Mark Cuban Fined $600,000 by NBA for Public Comments on Tanking

Rob Goldberg@TheRobGoldbergFeatured ColumnistFebruary 21, 2018

Dallas Mavericks owner Mark Cuban reacts to a call as they played the Chicago Bulls, during the second half of an NBA basketball game in Dallas, Friday, Jan. 5, 2018. The Bulls won 127-124.(AP Photo/Michael Ainsworth)
Michael Ainsworth/Associated Press

If you are going to intentionally tank in the NBA, don't admit it publicly.

Dallas Mavericks owner Mark Cuban has been fined $600,000 by the league for his comments about tanking, according to Ben Golliver of Sports Illustrated

On the House Call with Dr. J podcast Monday, Cuban said he told players at a dinner that "losing is our best option," via Scott Gleeson of USA Today.

Cuban knew the head of the league wouldn't like his thinking while explaining it in detail:

"(Commissioner Adam Silver) would hate hearing that, but I at least sat down and I explained it to them. And I explained what our plans were going to be this summer, that we're not going to tank again. This was, like, a year-and-a-half tanking, and that was too brutal for me. But being transparent, I think that's the key to being kind of a players owner and having stability."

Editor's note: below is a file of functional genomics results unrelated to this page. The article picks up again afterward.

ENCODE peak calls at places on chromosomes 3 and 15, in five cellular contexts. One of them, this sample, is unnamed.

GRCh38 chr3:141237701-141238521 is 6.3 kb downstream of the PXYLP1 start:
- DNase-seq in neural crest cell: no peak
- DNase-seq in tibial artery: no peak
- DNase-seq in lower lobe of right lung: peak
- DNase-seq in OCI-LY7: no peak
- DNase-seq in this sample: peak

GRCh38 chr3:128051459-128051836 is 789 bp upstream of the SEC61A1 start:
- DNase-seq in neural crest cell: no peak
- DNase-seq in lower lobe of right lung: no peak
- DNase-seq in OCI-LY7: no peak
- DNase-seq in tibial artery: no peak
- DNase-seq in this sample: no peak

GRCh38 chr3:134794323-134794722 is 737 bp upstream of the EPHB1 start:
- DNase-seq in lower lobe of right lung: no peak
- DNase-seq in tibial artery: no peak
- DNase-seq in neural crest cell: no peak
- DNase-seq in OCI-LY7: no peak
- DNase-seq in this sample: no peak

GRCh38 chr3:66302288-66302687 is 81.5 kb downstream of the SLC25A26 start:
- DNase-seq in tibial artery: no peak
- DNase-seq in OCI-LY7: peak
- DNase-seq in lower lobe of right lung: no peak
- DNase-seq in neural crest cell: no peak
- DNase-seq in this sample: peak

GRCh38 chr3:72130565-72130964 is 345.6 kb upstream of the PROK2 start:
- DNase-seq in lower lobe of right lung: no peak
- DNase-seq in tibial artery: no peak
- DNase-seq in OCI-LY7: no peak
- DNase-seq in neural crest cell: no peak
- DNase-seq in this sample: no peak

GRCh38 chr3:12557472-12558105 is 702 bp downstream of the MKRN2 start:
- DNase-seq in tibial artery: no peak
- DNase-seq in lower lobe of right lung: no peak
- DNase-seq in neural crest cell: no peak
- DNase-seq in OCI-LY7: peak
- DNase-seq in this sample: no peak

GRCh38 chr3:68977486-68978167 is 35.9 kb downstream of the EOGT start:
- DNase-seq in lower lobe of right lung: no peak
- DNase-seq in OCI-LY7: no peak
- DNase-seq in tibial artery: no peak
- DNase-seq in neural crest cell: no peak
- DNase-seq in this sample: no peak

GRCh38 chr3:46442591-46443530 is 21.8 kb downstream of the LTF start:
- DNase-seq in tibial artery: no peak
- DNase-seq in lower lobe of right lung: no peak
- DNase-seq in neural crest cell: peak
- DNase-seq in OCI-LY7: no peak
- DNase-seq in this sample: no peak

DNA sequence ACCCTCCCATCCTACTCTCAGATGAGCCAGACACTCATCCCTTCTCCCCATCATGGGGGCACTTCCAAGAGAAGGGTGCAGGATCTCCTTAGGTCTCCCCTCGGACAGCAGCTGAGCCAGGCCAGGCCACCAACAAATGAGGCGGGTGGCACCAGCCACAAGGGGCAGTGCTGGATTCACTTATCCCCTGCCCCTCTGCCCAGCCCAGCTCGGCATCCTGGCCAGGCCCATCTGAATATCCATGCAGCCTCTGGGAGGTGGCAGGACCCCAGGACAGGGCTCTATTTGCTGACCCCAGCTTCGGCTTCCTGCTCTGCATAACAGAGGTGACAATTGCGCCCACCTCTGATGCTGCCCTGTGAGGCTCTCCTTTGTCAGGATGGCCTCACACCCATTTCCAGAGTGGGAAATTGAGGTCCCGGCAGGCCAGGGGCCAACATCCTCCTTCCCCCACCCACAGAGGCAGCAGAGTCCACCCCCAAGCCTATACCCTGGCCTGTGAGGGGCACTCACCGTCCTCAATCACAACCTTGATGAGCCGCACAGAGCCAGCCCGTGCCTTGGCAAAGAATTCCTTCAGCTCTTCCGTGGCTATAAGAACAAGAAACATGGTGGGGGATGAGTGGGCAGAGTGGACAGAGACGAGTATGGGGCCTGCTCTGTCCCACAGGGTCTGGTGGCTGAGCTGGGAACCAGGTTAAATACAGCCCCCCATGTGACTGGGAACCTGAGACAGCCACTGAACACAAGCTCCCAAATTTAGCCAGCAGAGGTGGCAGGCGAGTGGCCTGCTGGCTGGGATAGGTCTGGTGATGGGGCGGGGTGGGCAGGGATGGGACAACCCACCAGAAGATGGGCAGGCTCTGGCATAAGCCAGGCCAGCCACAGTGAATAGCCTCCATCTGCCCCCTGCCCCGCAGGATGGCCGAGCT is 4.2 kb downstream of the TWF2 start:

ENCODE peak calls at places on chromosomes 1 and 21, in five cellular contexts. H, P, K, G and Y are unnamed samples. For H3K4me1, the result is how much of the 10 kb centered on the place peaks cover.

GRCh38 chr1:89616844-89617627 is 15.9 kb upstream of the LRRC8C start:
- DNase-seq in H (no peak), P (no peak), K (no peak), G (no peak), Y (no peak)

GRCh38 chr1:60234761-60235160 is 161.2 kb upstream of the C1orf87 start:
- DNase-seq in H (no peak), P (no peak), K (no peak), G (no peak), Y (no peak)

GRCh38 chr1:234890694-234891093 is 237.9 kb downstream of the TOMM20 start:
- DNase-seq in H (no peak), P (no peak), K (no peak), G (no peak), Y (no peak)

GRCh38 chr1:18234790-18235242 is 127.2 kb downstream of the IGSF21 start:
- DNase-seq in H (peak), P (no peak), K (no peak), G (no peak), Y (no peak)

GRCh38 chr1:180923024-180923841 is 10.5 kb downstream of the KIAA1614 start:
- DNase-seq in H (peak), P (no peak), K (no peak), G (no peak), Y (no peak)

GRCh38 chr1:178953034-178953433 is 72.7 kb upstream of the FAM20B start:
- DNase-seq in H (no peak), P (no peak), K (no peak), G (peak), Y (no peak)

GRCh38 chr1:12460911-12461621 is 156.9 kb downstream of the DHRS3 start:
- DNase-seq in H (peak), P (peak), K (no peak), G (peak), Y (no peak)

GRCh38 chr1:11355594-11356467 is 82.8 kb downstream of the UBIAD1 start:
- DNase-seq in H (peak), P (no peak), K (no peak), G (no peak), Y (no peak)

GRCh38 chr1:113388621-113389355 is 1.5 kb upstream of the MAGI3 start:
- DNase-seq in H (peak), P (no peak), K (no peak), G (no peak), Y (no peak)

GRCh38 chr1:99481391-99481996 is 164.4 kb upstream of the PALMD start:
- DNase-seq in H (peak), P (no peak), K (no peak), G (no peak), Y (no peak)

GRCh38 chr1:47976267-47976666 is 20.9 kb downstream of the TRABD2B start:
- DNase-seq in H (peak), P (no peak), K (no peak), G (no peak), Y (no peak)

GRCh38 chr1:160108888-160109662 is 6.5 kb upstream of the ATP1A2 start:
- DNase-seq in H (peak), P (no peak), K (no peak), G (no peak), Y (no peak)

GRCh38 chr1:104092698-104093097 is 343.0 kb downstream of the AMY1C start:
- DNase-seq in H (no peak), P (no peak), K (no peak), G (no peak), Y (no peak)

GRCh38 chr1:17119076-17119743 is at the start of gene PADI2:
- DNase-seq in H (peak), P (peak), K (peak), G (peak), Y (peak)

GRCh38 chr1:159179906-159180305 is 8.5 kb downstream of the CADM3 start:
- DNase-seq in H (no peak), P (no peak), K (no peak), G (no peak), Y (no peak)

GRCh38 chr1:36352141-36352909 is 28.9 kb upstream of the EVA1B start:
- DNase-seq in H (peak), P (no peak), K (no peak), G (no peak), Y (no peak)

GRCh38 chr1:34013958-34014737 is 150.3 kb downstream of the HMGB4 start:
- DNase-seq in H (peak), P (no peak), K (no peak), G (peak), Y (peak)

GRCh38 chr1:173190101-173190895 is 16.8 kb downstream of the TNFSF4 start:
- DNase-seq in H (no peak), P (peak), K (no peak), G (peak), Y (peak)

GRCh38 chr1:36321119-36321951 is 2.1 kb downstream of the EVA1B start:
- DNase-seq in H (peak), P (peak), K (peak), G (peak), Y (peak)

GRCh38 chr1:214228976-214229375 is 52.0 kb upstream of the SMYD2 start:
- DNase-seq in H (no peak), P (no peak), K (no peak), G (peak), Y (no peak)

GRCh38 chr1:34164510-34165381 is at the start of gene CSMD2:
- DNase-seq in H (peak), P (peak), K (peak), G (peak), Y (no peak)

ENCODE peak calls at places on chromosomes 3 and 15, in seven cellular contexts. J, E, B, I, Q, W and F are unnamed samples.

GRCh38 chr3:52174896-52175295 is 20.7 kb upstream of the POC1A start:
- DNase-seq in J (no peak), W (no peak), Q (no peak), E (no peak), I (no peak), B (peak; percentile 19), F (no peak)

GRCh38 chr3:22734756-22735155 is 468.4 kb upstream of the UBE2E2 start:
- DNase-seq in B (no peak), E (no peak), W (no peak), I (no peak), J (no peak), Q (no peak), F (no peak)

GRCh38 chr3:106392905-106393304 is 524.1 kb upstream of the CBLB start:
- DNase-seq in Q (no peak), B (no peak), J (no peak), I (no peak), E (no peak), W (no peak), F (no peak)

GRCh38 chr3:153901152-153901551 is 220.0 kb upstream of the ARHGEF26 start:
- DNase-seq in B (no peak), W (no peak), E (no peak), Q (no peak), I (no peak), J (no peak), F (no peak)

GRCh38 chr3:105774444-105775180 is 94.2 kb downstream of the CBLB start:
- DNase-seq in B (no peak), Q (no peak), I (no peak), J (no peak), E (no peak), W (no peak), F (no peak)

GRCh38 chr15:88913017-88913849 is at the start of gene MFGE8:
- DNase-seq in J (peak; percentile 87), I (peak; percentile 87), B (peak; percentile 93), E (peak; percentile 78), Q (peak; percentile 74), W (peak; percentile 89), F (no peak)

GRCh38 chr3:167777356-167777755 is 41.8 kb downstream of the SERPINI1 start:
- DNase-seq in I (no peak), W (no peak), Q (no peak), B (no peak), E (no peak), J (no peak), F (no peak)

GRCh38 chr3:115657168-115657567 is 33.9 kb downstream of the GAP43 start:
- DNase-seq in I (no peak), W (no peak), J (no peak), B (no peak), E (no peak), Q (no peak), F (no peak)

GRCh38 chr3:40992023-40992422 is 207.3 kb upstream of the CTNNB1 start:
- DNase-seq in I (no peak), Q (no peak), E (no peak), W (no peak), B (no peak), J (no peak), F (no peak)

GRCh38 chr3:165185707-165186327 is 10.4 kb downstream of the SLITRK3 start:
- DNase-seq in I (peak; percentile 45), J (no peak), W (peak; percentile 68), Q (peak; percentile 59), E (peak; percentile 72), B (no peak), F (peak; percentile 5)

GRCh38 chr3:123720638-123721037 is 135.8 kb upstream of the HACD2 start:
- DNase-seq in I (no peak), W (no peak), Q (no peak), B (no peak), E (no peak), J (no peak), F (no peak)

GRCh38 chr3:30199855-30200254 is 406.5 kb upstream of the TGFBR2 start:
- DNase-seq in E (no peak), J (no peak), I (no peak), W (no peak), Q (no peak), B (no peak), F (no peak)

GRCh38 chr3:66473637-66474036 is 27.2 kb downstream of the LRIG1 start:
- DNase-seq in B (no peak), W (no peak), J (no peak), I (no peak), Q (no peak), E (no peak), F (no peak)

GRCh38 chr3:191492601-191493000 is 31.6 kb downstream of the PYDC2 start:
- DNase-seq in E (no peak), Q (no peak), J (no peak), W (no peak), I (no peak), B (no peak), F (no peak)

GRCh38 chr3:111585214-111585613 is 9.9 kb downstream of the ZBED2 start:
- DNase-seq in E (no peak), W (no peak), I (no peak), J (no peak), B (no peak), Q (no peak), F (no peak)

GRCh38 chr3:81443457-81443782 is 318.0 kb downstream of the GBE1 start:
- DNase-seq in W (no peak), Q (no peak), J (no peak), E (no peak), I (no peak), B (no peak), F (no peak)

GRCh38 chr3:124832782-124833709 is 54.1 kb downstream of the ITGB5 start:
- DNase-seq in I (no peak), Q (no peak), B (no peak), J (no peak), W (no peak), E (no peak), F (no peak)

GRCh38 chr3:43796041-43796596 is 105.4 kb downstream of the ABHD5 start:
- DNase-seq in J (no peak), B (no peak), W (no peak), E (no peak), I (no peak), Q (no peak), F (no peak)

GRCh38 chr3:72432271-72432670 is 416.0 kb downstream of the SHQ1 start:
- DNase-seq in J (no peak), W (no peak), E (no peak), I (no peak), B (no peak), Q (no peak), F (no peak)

The Mavericks are 18-40 coming out of the All-Star break, currently just one-half game away from the worst record in the NBA. They are set to miss the playoffs for the second season in a row after reaching the postseason in 15 of the last 16 years.

However, they are one of seven teams within a game of the top spot in the draft lottery. It appears they aren't the only team tanking for a potential top pick.

With elite prospects like Deandre Ayton, Marvin Bagley and Luka Doncic set to enter the 2018 draft, it makes sense for each organization in need of talent to try to get an early pick. The Mavericks are already clearly looking for someone who can turn things around quickly, but teams stating their intent publicly isn't what the league wants.

This is only more trouble for the organization, which reportedly has fostered a hostile work environment for years, per Jon Wertheim and Jessica Luther of Sports Illustrated. The league is monitoring an upcoming investigation into the issue, per a statement via Dan Devine of Yahoo Sports.

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